Me and one of my friends took him aside after work and talked to him about it. Me being me, I was pretty blunt. Said something like, dude, we love playing with you, you're a great guy, but I've smelled rotten skunk that smelled better; what's the deal?

He was pretty ashamed, but me and my homie reassured him that we liked him anyway, and wanted to help.

Well, dude didn't really have a place, and had to limit himself to one bag. So we talked to my dad, and another friend's dad. Got permission for the guy to shower at our places here and there.

I was a nurse's assistant, got my certification during this time, and ended up having to teach the guy how to take care of himself. It was a bit weird, but as he started getting cleaner, feeling more confident, he'd open up about things. Dude didn't know how to wash his dick properly. So my freshly 18 year old self had to instruct this mid twenties dude in how to keep his junk clean lol. Nobody else involved really knew how to teach someone stuff they took for granted, but I'd had to kinda relearn all the hygiene stuff from a new perspective, so it was easy.

Anyway, a few months into this, and he's looking better, smelling a lot better, and lands an assistant manager position because of it. I mean, it's fast food, so it's a shit job, but it was a big step up for him. And it came with insurance (amazingly), so he started getting his teeth fixed up a little at a time.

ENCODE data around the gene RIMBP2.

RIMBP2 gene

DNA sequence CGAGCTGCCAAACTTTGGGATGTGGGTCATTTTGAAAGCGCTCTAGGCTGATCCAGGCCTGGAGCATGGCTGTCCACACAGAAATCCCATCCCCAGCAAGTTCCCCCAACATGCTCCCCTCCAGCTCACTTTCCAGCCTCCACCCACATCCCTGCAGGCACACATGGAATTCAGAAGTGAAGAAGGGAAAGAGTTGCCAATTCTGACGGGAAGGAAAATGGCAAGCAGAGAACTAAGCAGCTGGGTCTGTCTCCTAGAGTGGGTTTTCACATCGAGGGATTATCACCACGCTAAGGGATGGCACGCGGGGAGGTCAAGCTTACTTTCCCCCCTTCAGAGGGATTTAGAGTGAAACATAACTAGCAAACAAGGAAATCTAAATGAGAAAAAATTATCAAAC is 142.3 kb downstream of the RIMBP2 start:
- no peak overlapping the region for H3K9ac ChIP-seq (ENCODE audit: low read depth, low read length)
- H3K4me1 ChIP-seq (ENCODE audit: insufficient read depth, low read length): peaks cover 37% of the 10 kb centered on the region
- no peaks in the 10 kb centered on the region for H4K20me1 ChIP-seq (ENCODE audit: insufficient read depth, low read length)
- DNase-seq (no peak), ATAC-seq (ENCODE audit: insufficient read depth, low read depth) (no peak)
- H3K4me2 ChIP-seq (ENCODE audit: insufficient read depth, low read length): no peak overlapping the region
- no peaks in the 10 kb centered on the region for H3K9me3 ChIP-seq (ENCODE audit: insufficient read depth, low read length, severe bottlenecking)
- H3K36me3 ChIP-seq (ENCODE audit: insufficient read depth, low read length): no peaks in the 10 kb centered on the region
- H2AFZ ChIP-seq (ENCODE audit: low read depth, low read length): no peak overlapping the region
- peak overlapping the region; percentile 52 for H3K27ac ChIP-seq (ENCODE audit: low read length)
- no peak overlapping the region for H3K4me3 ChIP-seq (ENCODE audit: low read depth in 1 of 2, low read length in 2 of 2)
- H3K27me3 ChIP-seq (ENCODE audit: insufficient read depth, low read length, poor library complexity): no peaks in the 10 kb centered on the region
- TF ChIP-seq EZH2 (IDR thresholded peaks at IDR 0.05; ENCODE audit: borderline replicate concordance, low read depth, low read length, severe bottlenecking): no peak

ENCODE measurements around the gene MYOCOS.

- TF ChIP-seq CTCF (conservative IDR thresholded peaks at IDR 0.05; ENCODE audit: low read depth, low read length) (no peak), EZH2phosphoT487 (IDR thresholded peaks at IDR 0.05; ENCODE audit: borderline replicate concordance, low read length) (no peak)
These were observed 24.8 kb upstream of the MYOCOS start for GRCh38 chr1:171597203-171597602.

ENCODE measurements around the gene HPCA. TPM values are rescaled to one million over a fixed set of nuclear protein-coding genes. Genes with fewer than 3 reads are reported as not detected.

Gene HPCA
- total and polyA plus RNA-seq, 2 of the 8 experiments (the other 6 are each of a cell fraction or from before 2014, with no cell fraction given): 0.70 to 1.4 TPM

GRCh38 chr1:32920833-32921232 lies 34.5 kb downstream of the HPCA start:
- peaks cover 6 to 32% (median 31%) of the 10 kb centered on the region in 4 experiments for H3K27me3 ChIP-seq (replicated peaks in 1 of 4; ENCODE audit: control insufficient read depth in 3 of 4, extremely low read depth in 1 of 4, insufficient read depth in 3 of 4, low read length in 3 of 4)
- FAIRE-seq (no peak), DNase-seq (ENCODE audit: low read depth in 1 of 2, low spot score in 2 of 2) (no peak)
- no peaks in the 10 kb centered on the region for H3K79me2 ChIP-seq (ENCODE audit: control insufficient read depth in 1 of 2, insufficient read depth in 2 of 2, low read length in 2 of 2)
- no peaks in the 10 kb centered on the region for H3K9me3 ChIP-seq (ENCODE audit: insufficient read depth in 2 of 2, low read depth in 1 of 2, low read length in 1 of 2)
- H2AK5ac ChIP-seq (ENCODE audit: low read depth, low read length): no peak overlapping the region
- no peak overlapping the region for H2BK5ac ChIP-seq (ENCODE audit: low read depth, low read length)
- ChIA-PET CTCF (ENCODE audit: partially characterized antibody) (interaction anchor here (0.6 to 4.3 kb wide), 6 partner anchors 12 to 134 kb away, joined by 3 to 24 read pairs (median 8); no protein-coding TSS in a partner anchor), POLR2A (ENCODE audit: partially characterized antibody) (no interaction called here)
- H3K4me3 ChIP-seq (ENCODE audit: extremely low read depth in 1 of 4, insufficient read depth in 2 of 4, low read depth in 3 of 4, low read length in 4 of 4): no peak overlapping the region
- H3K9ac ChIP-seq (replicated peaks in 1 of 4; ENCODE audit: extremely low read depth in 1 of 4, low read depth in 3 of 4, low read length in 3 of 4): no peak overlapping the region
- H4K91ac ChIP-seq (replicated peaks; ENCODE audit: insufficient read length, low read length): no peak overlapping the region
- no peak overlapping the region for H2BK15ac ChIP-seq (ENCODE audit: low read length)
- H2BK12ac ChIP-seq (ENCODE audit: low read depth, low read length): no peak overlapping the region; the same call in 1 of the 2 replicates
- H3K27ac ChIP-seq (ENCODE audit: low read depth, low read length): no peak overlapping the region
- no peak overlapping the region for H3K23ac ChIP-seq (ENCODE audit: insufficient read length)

About a year and a half passes, and he meets this girl at a party we were throwing. Not exactly a friend, but known to us. She sees him and gets all flustered, red faced and stuttering. Turns out, he cleans up pretty good. He's smiling a lot more because he's not hiding his teeth. He's got better clothes, his own place, he's a new guy from the outside, but still this awesome dude inside.

About a year later, they're married. Me and the ttrpg group are all standing with him, the second of any of us to get married, and the first not to elope lol.

A little over a year after that, he's got a kid new born, and is a regional manager. Still dumb as a brick, but because he's able to follow instructions and the company had good ones, it's something he can do well. Plus, everybody that worked under him loved the guy because he was still just righteous.

They ended up moving to Colorado for her job, and he was stay at home dad for a while. We kinda lost touch except for the occasional email or call, but they were happy and doing fine the last time we caught up.

There's no real moral to all of that, but it was similar enough to the greentext I figured it might be of minor interest.

I'll say this much; it never hurts to try reaching out to someone.

[-] kender242 48 points 1 month ago

Dude that's wholesome as all heck!

[-] slaacaa 29 points 1 month ago* (last edited 1 month ago)